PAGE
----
In Wake of Dog’s Abuse and Killing, Orange County Exploring ‘Do Not Adopt’ List

by Placerville Newswire / Aug 19, 2018 / comments

WARNING - DISTURBING CONTENT

[BRANDON PHO AND NICK GERDA. An injured pit bull, named "Valerie" and "Cargo," was abused, left on the sidewalk in South Los Angeles and died last week after being adopted at a low-cost OC adoption event. (Image from Ghetto Rescue Foundation video posted to Facebook)]

Orange County supervisors, facing criticism over the ... and killing of a dog adopted last month from a free county program, took steps Tuesday toward creating a regional list of potential animal abusers to be shared across adoption programs and potentially setting up an animal cruelty task force.

“All of us just want to have that system and be proactive and prevent more abuses from happening,” Supervisor Lisa Bartlett told Voice of OC after Tuesday’s supervisors meeting.

Supervisors directed county staff to work with other local governments in the region on an information-sharing system about potential abusers, which Chairman Andrew Do called a “centralized Do Not Adopt list,” and to explore a task force. They did not set a date for next steps or define the areas of focus for a potential task force.

The discussion was prompted by the recent abuse and killing of a 5-year-old adopted pit bull, identified by two names: Cargo and Valerie. She died Aug. 7 from physical abuse after being found injured in South Los Angeles, according to the Los Angeles Police Department.

The dog was dumped in front of a house before she was found, Dianty Marquez of the Anaheim Hills-based Ghetto Rescue FFoundation told KTLA-TV.

The dog was adopted July 23 from Orange County’s shelter during a free adoption event, according to news reports.

During the event, OC Animal Care was waiving fees, with the exception of a $27 charge for rabies licensing, for animals that had been available for adoption longer than seven days. Orange County has been holding low-cost adoptions to find homes for animals in the overcrowded shelters, according to a statement from the county government’s OC Animal Care agency.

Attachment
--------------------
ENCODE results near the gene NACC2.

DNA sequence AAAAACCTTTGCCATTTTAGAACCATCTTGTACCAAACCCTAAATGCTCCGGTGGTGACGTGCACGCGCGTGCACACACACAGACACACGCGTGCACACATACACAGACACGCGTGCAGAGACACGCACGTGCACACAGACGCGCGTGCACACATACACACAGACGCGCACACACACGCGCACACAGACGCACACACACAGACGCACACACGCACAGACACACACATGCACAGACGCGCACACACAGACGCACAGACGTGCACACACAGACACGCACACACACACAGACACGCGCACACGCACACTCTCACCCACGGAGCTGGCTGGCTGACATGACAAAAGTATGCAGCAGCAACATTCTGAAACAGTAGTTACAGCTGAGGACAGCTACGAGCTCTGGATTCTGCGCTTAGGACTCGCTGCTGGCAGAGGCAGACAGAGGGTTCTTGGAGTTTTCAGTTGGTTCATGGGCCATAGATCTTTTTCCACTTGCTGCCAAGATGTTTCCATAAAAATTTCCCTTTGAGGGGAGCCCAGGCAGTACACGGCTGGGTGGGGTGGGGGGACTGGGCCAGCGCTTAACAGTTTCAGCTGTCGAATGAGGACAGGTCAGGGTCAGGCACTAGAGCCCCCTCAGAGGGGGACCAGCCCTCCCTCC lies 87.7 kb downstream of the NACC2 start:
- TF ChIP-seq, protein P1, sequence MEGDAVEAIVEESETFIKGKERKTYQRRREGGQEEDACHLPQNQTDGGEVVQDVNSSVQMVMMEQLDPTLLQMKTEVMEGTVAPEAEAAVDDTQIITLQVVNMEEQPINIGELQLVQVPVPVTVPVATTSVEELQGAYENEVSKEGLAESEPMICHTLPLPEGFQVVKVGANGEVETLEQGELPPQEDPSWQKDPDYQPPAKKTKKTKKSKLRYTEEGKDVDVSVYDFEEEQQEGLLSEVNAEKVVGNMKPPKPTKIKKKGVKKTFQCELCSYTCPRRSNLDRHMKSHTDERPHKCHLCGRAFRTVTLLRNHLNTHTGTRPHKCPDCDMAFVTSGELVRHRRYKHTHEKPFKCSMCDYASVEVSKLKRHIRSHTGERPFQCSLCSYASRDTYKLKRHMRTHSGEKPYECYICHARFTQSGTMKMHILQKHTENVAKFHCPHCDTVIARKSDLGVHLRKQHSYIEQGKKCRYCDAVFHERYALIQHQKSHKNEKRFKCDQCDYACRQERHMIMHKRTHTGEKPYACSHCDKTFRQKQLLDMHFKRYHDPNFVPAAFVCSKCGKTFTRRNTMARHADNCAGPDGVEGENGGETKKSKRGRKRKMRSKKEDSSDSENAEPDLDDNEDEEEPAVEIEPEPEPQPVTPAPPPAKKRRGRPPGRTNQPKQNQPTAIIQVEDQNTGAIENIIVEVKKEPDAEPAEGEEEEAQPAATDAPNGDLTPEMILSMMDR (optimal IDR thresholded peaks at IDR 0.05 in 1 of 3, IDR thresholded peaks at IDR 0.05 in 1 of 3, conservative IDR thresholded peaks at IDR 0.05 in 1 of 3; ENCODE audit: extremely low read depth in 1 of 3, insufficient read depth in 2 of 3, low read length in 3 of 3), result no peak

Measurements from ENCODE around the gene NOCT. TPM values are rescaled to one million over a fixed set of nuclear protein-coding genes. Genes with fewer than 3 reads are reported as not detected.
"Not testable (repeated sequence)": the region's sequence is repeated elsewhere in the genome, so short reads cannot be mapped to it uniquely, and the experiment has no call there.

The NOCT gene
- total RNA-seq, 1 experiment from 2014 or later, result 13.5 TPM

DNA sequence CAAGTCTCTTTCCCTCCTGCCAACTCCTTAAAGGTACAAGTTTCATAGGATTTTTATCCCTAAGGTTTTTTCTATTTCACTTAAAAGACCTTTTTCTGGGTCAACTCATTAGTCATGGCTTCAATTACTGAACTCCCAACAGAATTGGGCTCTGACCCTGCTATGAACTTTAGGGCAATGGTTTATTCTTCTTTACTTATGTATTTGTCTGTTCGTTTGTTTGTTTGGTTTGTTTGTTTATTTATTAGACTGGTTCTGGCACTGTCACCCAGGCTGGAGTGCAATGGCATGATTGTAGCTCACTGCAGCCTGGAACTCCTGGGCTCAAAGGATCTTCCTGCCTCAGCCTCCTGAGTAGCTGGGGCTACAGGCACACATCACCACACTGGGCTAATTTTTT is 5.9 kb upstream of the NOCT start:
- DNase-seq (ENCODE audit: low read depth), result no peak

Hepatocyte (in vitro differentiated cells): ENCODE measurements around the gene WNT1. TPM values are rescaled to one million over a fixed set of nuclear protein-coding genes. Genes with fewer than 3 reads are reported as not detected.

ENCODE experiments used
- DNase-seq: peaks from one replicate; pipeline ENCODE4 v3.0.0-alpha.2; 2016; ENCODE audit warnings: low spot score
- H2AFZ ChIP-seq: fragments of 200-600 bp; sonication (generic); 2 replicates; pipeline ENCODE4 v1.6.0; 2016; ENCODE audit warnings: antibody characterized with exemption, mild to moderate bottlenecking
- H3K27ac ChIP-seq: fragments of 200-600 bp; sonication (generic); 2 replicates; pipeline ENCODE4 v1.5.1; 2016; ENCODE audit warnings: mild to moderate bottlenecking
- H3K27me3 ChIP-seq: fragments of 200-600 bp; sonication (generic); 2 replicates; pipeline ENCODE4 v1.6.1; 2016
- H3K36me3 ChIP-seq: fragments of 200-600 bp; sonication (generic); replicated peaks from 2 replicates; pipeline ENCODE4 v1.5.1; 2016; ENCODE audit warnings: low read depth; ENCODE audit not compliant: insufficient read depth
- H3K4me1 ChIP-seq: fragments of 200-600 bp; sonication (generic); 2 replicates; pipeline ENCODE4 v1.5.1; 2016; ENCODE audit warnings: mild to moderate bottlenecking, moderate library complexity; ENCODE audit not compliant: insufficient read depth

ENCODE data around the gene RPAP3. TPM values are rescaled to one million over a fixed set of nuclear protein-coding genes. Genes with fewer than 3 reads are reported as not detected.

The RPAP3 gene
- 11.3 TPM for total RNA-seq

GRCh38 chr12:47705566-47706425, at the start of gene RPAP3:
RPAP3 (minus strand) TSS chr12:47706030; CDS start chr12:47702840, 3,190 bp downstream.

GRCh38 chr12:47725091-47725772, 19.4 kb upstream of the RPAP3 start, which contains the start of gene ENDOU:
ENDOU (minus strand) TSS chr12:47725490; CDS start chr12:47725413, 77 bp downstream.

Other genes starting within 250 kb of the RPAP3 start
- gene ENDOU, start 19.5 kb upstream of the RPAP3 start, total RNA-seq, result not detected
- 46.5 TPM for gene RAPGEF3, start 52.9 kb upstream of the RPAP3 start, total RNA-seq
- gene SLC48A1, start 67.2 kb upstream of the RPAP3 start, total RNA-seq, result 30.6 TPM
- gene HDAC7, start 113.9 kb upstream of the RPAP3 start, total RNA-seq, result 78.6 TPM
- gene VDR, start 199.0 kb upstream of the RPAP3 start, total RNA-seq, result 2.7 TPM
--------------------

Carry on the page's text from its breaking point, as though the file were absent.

Animal advocates warned in 2016 that special screening procedures were crucial at free and low-cost adoption events to help protect animals from being adopted by abusers.

“Usually these types of people troll Craig’s list and newspapers looking for ads that say ‘Free to Good Home’. But when a shelter holds an event like Orange County has been holding, this is truly Christmas for these miscreants,” wrote Lake Forest Mayor Jim Gardner in a December 2016 opinion article published by Voice of OC, titled “Free Pet Events May Lead to Unspeakable Animal Abuse.”

“The Board of Supervisors and the County staff should immediately take steps to screen applicants who want to adopt animals, in general, and more specifically when they have these low cost events,” Gardner wrote.

As supervisors faced criticism for euthanasia at the then-full county animal shelter, they passed a fee waiver resolution in 2016 foregoing regular adoption costs when shelter capacity exceeds 80 percent. The fee waiver also applies when the shelter is expecting to see a sharp increase in numbers, such as during the Fourth of July holiday.

At the Board of Supervisors meeting Tuesday, Supervisor Todd Spitzer received support from his colleagues in directing county staff to collaborate with other counties on the information-sharing system about potential abusers.

Do, the chairman, said the idea is for “all jurisdictions, across counties” to have access to that list.

Kelly Reeves, co-founder of Paw Prints in the Sand Animal Rescue, told supervisors Tuesday the most recent incident was an example of the dangers of giving away animals for free or at low cost.

“Animals are considered property,” Reeves said during public comments. “Animals don’t have a voice, but we do.”

County officials scheduled another low-cost animal adoption event this Saturday, called “Clear the Shelters,” in partnership with local TV stations NBC 4 and Telemundo 52.